(Editor’s note: In this bi-weekly feature, Pixelitis staffer Matt Brown shares his “down the rabbit hole” look into gaming history. Having admittedly missed what many consider “classics,” join him as he dives in head first. We ask that you just be gentle with him.)
Of all the games in 100 Computer Games to Play Before You Die, so far I haven’t come across too many that I had already played. And among that number, even fewer that I had any sort of emotional connection to, pleasant or otherwise.
So the original Donkey Kong is a pleasant addition to this series for me.
One of the earliest gaming experiences I can remember is the Christmas my mom got my dad his Game Boy. The original beige-grey brick was something I had never seen or even imagined before. And yet there it was, and there I was treating it like it was all mine. Of course I was at a stage in life where being “fun-sized” was cute, so it made sneaking off with the magical box all the easier.
In those early days, we had two games in my house. Or rather, we had two games in the giant carrying case that my mom had purchased to go along with the Game Boy. We had Tetris and Donkey Kong.
Now Tetris obviously is another title we all know and one that also has a special place in my heart but the main thing that distinguishes these two games in the memory vault of my mind is my skill at either of them on a given day. As I child, I beat Tetris many times. Sometimes in the time it would take for us to drive to a restaurant and wait to be seated, I’d have the game beaten before the free breadsticks came out. And yet on the other end of the spectrum stood Donkey Kong.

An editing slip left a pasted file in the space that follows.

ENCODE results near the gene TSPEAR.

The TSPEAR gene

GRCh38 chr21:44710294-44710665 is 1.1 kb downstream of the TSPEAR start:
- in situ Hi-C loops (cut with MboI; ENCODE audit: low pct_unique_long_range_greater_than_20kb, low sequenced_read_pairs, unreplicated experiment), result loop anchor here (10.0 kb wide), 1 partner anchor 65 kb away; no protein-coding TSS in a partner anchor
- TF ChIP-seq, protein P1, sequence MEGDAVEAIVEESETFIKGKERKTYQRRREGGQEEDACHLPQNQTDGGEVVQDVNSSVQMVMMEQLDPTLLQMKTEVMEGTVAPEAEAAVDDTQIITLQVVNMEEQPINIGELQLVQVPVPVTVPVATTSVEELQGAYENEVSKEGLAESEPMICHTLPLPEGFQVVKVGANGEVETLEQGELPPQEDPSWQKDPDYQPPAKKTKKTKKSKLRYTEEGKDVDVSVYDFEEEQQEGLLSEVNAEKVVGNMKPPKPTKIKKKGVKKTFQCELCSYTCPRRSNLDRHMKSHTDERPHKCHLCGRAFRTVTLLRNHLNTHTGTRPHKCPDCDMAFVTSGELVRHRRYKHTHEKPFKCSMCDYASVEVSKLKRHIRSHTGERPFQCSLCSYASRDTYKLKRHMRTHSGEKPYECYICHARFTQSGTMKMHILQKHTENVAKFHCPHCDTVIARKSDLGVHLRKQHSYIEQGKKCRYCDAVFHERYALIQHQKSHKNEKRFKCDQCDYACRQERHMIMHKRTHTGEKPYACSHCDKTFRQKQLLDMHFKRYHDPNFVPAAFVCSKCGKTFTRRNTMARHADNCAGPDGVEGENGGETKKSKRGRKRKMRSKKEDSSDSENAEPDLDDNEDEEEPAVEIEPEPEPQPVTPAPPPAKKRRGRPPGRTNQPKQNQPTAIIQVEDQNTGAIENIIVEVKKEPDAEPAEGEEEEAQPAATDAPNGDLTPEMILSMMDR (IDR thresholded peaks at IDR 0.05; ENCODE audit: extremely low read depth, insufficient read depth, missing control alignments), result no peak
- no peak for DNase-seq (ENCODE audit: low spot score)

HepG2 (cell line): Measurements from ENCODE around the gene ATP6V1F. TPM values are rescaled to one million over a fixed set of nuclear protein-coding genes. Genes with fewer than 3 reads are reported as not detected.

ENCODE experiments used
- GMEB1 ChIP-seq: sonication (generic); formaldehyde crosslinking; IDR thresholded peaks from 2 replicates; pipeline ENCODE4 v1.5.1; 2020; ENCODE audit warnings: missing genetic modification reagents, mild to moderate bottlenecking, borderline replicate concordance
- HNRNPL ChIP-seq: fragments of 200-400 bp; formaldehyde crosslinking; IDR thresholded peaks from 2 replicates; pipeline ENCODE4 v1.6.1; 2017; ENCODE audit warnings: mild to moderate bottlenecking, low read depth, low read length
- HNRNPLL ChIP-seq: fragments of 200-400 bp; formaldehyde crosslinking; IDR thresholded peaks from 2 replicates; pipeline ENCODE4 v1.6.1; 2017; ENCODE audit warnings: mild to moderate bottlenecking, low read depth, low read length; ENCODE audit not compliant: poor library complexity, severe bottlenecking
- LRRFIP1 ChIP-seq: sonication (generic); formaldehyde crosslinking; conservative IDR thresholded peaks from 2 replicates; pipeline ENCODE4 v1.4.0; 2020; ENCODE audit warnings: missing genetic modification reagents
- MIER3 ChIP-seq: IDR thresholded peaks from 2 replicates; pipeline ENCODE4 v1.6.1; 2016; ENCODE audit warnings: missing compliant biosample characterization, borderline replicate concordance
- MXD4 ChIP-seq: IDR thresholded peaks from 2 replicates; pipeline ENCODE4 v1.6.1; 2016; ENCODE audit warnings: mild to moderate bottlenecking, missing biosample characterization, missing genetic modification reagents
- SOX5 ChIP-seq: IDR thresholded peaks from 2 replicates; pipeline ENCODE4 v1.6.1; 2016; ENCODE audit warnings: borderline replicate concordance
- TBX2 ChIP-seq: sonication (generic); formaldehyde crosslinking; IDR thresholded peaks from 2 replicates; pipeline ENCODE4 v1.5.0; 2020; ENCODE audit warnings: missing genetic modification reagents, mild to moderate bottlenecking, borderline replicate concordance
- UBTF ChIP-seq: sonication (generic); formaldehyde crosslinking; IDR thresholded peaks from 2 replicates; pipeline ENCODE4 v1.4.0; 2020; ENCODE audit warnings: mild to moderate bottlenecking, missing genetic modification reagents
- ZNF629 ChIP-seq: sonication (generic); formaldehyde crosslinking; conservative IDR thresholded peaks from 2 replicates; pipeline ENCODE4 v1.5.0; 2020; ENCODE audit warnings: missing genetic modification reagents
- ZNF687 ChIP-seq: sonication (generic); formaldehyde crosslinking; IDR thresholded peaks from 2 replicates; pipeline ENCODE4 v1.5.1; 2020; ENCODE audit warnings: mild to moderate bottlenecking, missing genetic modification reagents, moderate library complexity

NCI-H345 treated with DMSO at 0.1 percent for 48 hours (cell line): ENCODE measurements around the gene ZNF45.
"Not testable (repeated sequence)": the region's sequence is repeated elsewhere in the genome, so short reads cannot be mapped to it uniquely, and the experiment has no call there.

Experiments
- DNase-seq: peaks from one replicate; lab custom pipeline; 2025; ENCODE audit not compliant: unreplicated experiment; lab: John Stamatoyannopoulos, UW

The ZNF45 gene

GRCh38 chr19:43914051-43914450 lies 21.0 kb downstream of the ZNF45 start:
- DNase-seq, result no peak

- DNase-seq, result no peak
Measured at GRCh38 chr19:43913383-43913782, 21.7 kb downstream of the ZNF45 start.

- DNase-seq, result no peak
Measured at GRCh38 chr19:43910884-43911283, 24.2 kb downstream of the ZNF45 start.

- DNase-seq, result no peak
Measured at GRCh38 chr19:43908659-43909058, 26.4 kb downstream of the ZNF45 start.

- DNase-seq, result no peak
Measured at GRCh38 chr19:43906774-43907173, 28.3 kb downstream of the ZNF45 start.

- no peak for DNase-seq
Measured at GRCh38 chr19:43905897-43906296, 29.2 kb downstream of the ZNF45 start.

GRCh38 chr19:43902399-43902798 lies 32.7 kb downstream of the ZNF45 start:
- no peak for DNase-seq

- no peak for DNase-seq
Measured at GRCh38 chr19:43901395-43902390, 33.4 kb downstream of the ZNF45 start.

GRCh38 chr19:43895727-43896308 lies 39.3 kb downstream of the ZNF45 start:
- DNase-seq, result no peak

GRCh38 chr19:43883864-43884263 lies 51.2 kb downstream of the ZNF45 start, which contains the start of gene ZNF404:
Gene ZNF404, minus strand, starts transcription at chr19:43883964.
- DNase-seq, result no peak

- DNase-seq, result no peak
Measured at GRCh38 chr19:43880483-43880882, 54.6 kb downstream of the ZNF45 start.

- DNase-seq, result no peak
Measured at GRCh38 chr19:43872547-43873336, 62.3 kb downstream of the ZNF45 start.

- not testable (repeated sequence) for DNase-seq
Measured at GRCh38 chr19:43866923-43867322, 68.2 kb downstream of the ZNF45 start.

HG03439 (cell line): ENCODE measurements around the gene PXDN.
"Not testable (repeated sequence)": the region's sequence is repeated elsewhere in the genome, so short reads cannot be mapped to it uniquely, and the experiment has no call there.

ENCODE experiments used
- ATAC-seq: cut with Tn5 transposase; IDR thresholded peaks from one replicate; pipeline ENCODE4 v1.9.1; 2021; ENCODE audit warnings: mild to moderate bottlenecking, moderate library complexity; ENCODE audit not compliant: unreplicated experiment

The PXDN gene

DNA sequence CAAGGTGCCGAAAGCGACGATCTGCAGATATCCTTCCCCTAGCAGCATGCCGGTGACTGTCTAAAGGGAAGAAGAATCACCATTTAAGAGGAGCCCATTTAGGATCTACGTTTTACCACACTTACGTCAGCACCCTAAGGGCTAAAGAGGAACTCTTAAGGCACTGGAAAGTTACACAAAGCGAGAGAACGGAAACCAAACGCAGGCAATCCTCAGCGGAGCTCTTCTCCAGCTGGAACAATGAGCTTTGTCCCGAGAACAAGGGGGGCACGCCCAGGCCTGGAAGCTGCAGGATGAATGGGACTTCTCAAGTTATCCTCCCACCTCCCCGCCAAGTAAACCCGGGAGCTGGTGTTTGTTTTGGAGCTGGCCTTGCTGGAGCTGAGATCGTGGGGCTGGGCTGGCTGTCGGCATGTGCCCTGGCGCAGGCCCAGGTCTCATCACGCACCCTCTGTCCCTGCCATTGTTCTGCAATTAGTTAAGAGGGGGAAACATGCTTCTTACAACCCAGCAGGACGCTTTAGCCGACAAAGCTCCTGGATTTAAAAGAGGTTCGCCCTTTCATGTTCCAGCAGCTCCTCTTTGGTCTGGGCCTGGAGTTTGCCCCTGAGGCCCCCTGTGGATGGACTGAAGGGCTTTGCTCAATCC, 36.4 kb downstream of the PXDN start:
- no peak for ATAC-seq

I was bloody awful at that game. I mean, I don’t think I ever beat the first friggin’ level. This was my childhood Braid. I just couldn’t do a damn thing about my ineptitude. Regardless of how much or how often I played, proficiency eluded me like hair eludes Bruce Willis.
I guess that’s an appropriate metaphor, because just as Willis now looks odd when he has hair, I feel weird getting past the first level. I revisited the game a bit and it felt…unnatural to succeed. It’s as if there’s a comfort in easy failure. The same sort of comfort that comes from Horde mode in Gears of War or playing Tiny Wings or Temple Run is present in this. Knowing that I will inevitably lose, I find enjoyment and comfort in the simple attempt. It brings to life all that, “it’s the journey, not the destination,” business.
And I have to say, it’s really nice. It’s pleasant and simple in the way that few things are for me at this age. To think that a game such as this gave rise to both Mario and Donkey Kong is both astounding and somehow logical. How could it not capture our imaginations? How could it not inspire us to want more? And in turn, how could we not play Super Mario Bros. or Donkey Kong Country? How could we not keep on playing?
It’s too simple, too nostalgic, too elegant in a way so few things are. It’s unavoidable. And I’m okay with that. I think I’ll be spending some time resucking at this game, and letting it be the clear, uncluttered comfort in my life for a time.